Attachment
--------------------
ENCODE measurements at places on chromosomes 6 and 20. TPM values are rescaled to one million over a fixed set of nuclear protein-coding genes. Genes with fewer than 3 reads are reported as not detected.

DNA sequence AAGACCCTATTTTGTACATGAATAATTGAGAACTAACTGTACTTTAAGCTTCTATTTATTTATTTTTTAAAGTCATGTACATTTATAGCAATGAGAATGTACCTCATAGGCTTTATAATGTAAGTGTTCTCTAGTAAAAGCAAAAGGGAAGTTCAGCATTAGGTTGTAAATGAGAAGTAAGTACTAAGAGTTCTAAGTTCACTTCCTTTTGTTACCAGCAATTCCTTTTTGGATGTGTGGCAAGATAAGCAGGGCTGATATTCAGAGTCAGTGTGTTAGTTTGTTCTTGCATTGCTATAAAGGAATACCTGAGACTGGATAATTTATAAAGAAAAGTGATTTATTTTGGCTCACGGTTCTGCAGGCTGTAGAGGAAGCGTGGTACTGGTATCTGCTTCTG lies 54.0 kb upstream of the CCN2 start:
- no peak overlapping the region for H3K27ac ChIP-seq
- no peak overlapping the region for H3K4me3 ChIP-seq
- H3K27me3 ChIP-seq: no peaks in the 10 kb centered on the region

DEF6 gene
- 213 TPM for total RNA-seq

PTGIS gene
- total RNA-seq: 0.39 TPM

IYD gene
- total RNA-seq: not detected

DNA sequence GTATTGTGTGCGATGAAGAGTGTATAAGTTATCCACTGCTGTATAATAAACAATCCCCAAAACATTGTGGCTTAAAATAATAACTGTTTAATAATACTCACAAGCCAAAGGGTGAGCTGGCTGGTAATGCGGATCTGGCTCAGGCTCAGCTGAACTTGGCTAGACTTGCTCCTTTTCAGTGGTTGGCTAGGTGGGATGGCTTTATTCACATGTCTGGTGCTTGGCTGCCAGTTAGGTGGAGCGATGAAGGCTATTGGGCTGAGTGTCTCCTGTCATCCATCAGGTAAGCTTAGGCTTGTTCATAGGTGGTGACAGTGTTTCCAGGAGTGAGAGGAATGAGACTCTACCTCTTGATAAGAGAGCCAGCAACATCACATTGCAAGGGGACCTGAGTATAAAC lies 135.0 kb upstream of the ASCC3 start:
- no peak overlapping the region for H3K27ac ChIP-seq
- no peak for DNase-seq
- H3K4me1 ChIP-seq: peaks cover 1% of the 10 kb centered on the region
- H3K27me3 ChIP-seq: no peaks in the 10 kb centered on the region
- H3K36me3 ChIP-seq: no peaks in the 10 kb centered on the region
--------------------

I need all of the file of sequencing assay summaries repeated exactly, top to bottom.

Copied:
ENCODE measurements at places on chromosomes 6 and 20. TPM values are rescaled to one million over a fixed set of nuclear protein-coding genes. Genes with fewer than 3 reads are reported as not detected.

DNA sequence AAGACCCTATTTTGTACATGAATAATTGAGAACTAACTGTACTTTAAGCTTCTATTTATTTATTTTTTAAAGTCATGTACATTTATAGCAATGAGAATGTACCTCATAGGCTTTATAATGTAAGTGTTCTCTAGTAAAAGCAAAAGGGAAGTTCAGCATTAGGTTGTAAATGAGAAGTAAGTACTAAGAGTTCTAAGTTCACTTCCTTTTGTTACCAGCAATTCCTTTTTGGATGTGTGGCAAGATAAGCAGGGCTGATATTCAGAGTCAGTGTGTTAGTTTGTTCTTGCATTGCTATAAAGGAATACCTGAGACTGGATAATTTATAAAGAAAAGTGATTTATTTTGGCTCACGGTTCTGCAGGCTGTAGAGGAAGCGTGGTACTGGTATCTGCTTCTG lies 54.0 kb upstream of the CCN2 start:
- no peak overlapping the region for H3K27ac ChIP-seq
- no peak overlapping the region for H3K4me3 ChIP-seq
- H3K27me3 ChIP-seq: no peaks in the 10 kb centered on the region

DEF6 gene
- 213 TPM for total RNA-seq

PTGIS gene
- total RNA-seq: 0.39 TPM

IYD gene
- total RNA-seq: not detected

DNA sequence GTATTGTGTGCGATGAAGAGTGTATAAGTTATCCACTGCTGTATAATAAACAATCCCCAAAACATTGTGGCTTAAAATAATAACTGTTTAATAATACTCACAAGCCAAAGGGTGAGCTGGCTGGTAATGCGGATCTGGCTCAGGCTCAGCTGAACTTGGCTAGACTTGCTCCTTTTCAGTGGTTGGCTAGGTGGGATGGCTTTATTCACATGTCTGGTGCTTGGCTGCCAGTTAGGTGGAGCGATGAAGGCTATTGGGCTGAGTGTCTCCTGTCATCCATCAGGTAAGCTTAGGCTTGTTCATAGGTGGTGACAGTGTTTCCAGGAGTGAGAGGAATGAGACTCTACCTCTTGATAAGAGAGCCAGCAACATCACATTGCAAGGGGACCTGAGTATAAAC lies 135.0 kb upstream of the ASCC3 start:
- no peak overlapping the region for H3K27ac ChIP-seq
- no peak for DNase-seq
- H3K4me1 ChIP-seq: peaks cover 1% of the 10 kb centered on the region
- H3K27me3 ChIP-seq: no peaks in the 10 kb centered on the region
- H3K36me3 ChIP-seq: no peaks in the 10 kb centered on the region